Quagga mussels

Quagga mussels are shown in a sediment sample from Lake Michigan taken during a whole-lake benthic survey in June 2005.

Courtesy NOAA Great Lakes Enviro

HAMILTON – In the middle of March, officials in California sent a message to states north warning about a pontoon boat from Montana that was potentially packing an insidious cargo.

The boat had spent some time in Lake Havasu, where invasive quagga mussels are known to lurk.

Montana Fish, Wildlife and Parks aquatic invasive species specialist Linnaea Schroeer said the message indicated the boat had gone to one of California’s boat check stations and wasn’t decontaminated.

“In fact, the boat was allowed to enter California,” she said. “They have extremely strict protocols on addressing zebra and quagga mussels. Since we were the final destination, we were sent a notification.”

As were all the Western states on the designated route of the boat headed north.

The warning came thanks to an interstate compact called “Building Consensus in the West” that’s helping stop the spread of the tiny invaders that have the potential to create widespread ecological harm.

In their mature form, quagga mussels grow to about the size of a fingertip. Juvenile mussels are nearer the size of a Rice Krispy. And before they form a shell, their free-swimming larvae can’t be seen with the naked eye.

Introduced into the Great Lakes through the ballast of eastern European ships in the 1980s, zebra and quagga mussels have spread to many regions in the country.

Once an infestation occurs, the mussels can create massive colonies that consume large amounts of the microscopic plants and animals that form the base of a waterway’s food chain. Their waste can cause toxic algae blooms. And when they die, their shells can wash up on shore and create even more havoc.

“Their shells are very sharp and they can cut your feet,” Schroeer said. “Beaches all over the Midwest have been closed due to zebra mussels.”

If the mussels get a foothold in a person’s boat, they can colonize inside a motor or other internal system and ruin it. Domestic water treatment facilities have also been impacted.

So far, five Western states have been able to hold the line and keep the invasive mussels from gaining a foothold.

“We prefer to say undetected,” Schroeer said. “There’s often a lag time of two to three years before we can detect them in a water body. At low levels, it’s sort of like looking for a needle in a haystack.”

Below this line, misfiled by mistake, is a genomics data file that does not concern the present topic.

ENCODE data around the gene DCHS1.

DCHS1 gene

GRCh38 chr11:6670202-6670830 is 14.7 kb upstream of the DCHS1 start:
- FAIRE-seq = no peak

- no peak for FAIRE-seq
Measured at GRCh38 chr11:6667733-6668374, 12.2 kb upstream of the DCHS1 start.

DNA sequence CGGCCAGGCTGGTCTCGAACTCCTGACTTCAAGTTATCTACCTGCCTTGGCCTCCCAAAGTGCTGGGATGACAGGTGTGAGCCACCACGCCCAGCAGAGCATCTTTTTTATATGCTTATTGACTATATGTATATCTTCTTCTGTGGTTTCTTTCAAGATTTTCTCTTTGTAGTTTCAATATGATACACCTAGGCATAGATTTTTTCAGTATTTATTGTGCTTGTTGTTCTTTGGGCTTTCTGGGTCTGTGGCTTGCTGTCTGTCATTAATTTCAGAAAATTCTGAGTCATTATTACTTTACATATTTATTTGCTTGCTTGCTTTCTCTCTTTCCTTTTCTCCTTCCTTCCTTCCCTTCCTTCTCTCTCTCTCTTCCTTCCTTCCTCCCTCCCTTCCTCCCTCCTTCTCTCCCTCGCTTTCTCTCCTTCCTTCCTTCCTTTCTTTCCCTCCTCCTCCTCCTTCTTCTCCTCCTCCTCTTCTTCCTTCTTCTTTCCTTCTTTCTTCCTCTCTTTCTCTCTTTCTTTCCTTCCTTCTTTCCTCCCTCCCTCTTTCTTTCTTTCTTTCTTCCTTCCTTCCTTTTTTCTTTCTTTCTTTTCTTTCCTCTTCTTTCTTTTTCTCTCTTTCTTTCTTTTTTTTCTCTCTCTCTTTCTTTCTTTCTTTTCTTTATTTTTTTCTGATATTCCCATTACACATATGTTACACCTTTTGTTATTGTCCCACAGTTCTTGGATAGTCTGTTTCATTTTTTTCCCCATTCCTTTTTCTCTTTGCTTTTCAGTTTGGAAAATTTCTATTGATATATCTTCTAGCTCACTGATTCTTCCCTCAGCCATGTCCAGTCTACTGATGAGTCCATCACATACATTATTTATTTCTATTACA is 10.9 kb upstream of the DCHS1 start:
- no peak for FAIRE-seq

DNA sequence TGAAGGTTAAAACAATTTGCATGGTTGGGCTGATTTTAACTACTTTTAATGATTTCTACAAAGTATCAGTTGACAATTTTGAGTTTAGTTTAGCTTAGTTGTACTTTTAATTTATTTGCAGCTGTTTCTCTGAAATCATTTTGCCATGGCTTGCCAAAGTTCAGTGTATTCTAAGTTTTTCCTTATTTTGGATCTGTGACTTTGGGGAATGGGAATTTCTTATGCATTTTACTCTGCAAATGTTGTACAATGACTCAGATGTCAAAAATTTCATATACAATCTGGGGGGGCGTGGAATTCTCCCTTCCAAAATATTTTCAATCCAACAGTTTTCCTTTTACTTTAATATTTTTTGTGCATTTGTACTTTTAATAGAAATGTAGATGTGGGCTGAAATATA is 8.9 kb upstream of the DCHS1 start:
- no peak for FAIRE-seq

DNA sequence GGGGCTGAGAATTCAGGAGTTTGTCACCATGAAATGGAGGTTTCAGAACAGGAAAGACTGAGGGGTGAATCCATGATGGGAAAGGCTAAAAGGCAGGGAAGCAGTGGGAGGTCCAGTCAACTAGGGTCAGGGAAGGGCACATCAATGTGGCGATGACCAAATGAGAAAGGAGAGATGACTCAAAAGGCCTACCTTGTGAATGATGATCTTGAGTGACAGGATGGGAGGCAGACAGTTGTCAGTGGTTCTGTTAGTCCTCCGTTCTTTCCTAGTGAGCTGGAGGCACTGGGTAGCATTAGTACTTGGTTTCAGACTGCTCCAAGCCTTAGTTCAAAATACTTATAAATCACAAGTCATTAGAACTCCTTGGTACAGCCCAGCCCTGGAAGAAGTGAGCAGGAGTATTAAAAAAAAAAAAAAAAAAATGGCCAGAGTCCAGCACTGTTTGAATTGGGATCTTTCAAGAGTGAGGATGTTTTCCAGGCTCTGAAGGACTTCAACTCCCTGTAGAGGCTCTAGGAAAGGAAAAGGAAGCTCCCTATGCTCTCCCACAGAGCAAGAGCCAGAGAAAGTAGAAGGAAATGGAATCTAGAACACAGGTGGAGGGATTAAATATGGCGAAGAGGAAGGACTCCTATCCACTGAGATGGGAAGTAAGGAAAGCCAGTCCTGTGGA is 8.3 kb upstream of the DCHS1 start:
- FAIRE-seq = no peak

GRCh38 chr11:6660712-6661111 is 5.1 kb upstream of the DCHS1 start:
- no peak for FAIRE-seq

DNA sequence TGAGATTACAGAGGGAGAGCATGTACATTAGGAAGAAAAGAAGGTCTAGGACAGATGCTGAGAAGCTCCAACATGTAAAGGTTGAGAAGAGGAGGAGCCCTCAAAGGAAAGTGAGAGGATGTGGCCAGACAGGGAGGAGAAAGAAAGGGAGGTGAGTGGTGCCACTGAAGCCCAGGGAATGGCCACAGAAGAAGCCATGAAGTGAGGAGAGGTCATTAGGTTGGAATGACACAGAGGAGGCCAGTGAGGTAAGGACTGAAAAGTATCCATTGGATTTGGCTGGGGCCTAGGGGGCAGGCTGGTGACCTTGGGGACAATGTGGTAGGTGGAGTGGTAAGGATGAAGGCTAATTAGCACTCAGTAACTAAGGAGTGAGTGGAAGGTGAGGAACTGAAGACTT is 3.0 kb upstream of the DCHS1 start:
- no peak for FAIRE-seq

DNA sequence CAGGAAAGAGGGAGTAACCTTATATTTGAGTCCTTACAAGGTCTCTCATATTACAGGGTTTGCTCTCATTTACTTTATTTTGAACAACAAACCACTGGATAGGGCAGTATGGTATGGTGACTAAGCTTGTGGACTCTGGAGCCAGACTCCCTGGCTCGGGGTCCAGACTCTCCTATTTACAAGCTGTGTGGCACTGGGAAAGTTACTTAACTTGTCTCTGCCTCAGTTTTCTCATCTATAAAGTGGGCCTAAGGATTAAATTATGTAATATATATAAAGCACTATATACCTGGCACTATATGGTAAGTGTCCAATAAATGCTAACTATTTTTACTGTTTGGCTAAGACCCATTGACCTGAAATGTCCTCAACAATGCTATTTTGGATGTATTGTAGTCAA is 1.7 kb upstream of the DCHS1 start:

With the slim chance that some water body already holds a small population of the invasive mussels, it’s important that people hauling boats around this summer take the time to stop at any check station they pass inside Montana.

Since the larval stage can’t be seen with the naked eye, it’s also important that people drain their boats before moving them from one waterway to another.

“As far as we know, we don’t have quagga or zebra mussels in the state,” she said. “They have not been detected in Montana, Wyoming, Idaho, Washington or Oregon. We are sort of the geographic block in the West without a detected population. We want to keep it that way.”

That’s what makes the interstate compact so important.

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The most recent case involving the boat traveling between Lake Havasu and Montana was a great example of how that cooperative effort is paying dividends.

The boat was checked as it entered Idaho and was found to be carrying quagga mussels, she said. The initial boat check site didn’t have decontamination equipment. The boat was moved to Salmon, where it was treated and released back to its Ravalli County owners.

“They were extremely cooperative,” Schroeer said.

Over the past two years of the interstate effort, there have been a number of occasions where different states, including Montana, were notified about the potential of boat carrying the invasive species.

“Luckily, in all the cases that we’ve dealt with, the owners have been very cooperative and easy to work with,” she said. “There is no cost to the boat owner to get a boat cleaned. As long as they are cooperative, there is no citation.

“It’s really in everyone’s best interest,” Schroeer said. “We really want to work with people and make the process as simple and without any to the boat’s owner. We just want to make sure it’s clean.”

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